But overall I'm pleased with both pairs and can't wait for the weather to stay warm enough to get some more testing in!

Monday, February 1, 2010

Powered Up

I realized it has been some time since I've blogged... I guess with all those epic rides and all the long hours down in sunny Florida logging base miles, theres just not much time left for typing.

If only that were the case...

Instead, I've been working 50 hour weeks and riding the trainer every other day... I hate this damn cold, my appendages refuse to cooperate with me.

So instead I've been finding shiny things to occupy my time, like my christmas present to myself.

I decided to try and add a bit more structure to my training this year, and ended up getting a Powertap SL 2.4 hub from the fine folks up at Saris. My timing was fortuitous, as for 2010, Bontrager wheels were no longer paired spoke, which meant I could actually build the wheel into a nice rim.

I had batted around the idea before of getting some bombproof training wheels in the form of the Bontrager Classics. 32 spokes, durable hubs, puncture resistant tires, etc. But then I started to actually think, and realized that [1] I don't race road, so why do I need "race" and "training" wheels? [2] If I did do a race here or there, wouldn't I want the powertap? and [3] I like shiny things.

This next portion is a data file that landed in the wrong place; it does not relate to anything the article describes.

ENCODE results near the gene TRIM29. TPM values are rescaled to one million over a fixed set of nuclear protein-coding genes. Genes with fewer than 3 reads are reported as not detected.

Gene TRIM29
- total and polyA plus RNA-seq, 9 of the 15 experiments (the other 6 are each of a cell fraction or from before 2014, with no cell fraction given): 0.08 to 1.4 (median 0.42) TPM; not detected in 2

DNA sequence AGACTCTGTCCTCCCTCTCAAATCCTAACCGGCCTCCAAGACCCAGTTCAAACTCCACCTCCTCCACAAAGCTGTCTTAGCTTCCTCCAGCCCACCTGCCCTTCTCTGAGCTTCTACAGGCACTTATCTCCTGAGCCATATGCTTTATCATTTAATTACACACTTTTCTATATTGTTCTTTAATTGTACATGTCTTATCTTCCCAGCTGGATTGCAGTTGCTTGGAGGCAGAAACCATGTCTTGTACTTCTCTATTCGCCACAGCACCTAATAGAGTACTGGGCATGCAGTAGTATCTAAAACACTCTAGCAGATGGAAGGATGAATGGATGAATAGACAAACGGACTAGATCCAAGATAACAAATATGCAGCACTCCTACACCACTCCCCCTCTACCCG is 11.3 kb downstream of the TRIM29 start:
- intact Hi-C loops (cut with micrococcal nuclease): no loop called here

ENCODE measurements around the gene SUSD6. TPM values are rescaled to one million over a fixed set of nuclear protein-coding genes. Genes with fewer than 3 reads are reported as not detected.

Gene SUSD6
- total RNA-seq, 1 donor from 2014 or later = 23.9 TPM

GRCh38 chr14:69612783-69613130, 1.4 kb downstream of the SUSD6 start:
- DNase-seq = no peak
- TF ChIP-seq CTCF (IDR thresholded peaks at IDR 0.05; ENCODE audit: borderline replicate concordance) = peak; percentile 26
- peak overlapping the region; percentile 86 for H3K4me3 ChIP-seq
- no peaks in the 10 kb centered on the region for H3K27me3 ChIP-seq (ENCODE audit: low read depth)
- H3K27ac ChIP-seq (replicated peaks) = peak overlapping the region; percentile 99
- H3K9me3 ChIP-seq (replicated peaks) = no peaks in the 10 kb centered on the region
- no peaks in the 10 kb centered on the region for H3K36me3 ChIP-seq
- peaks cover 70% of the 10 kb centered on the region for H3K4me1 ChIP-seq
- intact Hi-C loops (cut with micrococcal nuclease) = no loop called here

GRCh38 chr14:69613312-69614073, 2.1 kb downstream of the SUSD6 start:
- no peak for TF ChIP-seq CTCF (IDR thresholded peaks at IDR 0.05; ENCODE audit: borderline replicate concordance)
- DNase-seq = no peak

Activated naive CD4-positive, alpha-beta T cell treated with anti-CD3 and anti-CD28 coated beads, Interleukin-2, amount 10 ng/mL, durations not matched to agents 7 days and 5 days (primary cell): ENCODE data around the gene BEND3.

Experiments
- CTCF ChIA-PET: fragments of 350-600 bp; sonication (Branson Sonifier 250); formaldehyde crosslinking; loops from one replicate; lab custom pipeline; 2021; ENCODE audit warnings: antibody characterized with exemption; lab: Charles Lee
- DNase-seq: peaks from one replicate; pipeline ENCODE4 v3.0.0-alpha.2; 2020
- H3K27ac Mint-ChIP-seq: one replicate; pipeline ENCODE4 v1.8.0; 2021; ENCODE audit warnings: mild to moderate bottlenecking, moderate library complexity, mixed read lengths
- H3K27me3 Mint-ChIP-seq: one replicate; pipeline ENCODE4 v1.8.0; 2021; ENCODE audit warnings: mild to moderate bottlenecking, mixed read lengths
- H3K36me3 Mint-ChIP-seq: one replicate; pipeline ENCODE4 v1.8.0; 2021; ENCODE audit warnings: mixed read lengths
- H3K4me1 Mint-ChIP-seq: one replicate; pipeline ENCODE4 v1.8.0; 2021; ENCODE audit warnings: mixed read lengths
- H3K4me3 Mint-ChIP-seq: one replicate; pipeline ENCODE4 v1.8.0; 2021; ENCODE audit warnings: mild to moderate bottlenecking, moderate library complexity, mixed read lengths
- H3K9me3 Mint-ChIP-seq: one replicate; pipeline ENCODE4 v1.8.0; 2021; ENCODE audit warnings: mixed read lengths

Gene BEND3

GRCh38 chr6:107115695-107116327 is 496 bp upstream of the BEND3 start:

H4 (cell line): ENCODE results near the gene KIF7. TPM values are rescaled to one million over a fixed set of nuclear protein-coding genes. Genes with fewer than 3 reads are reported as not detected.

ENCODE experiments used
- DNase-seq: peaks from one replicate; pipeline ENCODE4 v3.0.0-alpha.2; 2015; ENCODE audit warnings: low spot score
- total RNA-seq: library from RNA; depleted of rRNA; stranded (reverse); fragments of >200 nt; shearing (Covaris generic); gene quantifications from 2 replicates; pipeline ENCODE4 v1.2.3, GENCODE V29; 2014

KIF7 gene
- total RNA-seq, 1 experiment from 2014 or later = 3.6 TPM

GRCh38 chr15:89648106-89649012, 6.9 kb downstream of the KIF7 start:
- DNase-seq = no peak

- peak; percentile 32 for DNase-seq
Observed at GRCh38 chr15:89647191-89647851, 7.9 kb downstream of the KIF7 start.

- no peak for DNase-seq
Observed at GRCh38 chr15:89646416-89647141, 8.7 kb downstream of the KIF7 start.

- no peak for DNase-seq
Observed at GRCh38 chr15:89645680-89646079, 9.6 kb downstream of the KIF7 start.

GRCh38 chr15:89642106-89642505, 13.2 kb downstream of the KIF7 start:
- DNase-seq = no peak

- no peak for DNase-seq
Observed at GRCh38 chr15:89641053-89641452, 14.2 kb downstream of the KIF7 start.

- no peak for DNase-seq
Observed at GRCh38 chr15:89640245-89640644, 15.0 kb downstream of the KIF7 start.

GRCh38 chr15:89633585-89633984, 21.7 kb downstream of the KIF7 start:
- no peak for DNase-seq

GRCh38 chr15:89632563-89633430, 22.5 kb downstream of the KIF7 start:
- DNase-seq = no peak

So instead I decided to replace my current RXL wheelset [for sale, $475] and just build up a lightweight all around wheelset. Since I like things that match I went with the new 2010 RXL scandium rims, and the DT Swiss Aerolite white spokes, which are flattened to be bladed, but are small enough to fit through a 2.5 mm hub hole without slotting. Rounded it off with the DT prolock nipples. I don't know much about them except being told they are the best, and carry a price tag to match.

After getting it all built up, the final weight for the wheelset was 1720 grams. Not bad at all with a 412 gram hub. This pushed the Madone up to 15.5 lb with the sensors/cages/pedals/everything. I don't think I can complain about that at all.

Sadly I haven't gotten to ride anywhere but the trainer and the boulevard, so I haven't been able to do a solid threshold test and get all my zones set up... But it is interesting to see all the little things like terrain, wind, cadence, etc that have such a huge impact on how much power you're actually outputting. But I think it's going to be a great training tool and I'm really looking forward to this damn cold going away so I can put it to good use!

Friday, January 8, 2010


The puzzle pieces are falling into place... Hmm, Fancy scandium rim, fancier and shiny white spokes, red nipples... Only one thing missing, what could it be?